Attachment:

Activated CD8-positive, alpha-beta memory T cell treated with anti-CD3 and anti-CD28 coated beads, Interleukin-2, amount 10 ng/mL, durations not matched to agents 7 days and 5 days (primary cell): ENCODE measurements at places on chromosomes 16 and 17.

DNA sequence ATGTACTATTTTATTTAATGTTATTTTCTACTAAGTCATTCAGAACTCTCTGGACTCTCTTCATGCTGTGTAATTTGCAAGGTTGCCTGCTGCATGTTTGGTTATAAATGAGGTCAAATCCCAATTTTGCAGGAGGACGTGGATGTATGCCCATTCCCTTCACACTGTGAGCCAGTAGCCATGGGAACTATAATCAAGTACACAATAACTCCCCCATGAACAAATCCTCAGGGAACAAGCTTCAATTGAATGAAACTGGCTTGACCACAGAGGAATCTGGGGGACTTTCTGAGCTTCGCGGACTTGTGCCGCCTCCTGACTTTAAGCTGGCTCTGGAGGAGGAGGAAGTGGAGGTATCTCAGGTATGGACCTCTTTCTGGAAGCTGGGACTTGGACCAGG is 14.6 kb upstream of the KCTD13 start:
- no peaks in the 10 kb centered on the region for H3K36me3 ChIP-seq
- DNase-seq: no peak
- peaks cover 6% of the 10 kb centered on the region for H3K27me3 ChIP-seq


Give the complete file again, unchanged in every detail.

Activated CD8-positive, alpha-beta memory T cell treated with anti-CD3 and anti-CD28 coated beads, Interleukin-2, amount 10 ng/mL, durations not matched to agents 7 days and 5 days (primary cell): ENCODE measurements at places on chromosomes 16 and 17.

DNA sequence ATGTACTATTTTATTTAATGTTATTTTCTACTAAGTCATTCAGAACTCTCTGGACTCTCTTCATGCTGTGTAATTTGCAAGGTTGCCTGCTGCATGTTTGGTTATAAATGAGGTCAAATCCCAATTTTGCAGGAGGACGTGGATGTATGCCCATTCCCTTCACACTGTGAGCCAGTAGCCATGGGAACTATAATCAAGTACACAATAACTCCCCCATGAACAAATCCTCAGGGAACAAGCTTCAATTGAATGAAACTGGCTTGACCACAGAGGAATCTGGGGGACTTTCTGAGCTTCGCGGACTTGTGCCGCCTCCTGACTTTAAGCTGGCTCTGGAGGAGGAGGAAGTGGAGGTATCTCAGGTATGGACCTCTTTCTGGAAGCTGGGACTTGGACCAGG is 14.6 kb upstream of the KCTD13 start:
- no peaks in the 10 kb centered on the region for H3K36me3 ChIP-seq
- DNase-seq: no peak
- peaks cover 6% of the 10 kb centered on the region for H3K27me3 ChIP-seq